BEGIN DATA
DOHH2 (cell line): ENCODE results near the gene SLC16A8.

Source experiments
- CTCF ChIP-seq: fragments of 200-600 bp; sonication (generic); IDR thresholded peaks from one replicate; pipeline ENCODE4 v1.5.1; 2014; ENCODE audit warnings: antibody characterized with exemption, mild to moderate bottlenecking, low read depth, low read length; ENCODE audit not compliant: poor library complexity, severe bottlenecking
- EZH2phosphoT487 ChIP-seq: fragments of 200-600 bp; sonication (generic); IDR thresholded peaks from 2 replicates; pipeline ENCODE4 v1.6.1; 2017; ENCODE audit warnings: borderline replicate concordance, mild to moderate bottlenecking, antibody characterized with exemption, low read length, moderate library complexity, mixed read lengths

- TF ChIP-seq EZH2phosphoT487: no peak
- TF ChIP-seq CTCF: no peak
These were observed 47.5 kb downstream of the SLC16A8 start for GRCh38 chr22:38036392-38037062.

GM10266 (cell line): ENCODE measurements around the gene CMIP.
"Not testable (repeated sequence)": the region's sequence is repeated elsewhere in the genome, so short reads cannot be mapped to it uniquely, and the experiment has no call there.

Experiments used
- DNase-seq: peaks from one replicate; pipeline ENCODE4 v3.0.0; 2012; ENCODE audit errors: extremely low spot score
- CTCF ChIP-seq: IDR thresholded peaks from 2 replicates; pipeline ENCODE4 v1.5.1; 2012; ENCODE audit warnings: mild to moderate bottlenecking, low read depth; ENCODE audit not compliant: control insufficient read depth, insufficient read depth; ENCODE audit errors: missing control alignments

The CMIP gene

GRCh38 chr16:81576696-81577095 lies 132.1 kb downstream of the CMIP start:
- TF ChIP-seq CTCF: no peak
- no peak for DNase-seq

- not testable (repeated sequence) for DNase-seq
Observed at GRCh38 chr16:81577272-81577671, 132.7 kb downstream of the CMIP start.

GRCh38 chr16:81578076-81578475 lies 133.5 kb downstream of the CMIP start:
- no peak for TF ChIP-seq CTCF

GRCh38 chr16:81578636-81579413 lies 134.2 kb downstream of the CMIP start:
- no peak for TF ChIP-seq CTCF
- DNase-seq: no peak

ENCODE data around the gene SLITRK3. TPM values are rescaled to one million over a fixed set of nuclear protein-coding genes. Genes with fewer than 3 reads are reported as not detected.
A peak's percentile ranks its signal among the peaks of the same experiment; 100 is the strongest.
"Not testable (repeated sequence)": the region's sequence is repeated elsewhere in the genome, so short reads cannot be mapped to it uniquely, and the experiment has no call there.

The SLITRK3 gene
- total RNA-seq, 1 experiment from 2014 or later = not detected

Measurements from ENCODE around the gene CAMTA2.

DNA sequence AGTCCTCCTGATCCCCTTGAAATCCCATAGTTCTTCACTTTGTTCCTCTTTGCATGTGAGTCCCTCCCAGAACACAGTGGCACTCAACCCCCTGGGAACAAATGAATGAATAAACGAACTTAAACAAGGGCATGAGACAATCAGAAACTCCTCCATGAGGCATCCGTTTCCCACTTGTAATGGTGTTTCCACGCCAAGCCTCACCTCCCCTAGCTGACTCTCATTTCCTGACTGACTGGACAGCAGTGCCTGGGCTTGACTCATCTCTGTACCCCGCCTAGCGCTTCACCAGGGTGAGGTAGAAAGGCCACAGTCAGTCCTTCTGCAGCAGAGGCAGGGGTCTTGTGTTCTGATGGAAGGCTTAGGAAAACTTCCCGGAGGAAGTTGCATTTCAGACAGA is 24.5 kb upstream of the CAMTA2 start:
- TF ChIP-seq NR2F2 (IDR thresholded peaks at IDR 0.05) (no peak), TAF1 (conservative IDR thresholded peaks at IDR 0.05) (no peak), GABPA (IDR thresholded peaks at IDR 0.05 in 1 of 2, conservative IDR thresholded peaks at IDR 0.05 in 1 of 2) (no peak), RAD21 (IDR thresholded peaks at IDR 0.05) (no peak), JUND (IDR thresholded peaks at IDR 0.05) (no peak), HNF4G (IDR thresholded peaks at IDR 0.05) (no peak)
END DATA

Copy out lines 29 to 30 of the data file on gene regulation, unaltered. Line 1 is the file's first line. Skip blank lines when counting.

Measurements from ENCODE around the gene CAMTA2.

DNA sequence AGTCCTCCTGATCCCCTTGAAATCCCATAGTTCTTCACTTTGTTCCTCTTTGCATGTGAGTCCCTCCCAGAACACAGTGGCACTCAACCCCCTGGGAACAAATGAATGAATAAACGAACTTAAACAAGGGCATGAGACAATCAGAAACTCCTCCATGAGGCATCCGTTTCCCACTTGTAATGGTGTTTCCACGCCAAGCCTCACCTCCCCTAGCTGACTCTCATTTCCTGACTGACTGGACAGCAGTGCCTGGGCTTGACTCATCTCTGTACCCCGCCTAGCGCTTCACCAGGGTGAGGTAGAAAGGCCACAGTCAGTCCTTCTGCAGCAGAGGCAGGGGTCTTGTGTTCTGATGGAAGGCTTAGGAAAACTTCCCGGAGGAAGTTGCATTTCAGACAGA is 24.5 kb upstream of the CAMTA2 start: